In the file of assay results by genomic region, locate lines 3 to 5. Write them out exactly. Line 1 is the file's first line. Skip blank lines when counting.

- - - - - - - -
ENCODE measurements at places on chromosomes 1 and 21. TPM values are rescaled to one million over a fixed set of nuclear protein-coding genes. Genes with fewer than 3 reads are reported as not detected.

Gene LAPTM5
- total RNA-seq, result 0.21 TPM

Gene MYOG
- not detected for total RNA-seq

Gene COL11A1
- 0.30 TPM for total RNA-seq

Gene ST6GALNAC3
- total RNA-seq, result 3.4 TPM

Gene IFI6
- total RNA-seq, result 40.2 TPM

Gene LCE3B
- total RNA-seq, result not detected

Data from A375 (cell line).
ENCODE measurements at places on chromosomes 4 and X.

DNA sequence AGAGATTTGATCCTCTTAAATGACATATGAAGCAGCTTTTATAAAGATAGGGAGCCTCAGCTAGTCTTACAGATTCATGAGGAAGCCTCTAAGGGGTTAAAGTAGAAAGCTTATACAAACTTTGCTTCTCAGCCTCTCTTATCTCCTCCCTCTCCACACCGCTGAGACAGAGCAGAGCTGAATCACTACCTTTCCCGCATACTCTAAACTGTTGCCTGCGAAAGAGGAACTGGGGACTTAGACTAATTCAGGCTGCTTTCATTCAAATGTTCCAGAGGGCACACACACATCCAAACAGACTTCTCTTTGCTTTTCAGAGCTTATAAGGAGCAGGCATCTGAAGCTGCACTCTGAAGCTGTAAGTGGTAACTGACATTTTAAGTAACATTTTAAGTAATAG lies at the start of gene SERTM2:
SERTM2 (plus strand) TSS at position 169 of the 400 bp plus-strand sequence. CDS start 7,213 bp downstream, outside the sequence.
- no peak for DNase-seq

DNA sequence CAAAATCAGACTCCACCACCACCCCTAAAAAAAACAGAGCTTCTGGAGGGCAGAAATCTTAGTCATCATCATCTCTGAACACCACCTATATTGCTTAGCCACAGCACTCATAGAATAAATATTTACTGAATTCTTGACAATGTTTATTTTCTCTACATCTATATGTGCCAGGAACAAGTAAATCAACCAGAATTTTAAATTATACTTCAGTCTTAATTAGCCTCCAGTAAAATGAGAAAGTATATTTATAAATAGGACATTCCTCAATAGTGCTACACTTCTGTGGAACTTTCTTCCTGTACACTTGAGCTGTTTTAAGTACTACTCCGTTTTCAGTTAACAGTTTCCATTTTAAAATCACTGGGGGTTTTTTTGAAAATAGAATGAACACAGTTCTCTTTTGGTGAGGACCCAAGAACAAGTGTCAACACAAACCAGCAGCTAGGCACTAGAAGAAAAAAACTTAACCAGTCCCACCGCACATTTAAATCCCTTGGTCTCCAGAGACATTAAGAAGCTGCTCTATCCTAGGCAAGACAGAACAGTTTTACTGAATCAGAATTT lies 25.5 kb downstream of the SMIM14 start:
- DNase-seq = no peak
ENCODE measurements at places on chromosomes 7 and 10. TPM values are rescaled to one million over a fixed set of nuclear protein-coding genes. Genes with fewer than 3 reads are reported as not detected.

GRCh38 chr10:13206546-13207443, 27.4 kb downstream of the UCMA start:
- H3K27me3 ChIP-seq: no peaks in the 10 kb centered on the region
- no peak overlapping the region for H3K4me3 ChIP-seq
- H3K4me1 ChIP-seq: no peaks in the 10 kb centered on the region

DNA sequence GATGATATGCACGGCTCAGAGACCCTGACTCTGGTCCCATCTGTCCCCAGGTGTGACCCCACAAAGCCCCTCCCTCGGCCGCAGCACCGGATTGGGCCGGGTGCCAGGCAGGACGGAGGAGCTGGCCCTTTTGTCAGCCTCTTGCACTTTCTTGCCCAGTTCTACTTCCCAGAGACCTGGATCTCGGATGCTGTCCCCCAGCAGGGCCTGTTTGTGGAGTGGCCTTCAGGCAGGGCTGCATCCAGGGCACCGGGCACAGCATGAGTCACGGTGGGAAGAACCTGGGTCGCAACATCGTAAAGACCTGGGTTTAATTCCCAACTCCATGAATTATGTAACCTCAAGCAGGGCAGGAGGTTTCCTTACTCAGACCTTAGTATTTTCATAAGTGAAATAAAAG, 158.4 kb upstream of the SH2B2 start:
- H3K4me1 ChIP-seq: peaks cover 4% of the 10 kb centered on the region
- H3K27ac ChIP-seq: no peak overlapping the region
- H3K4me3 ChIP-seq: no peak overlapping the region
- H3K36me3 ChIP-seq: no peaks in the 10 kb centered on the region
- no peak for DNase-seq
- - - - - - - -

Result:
- total RNA-seq, result 0.21 TPM

Gene MYOG
- not detected for total RNA-seq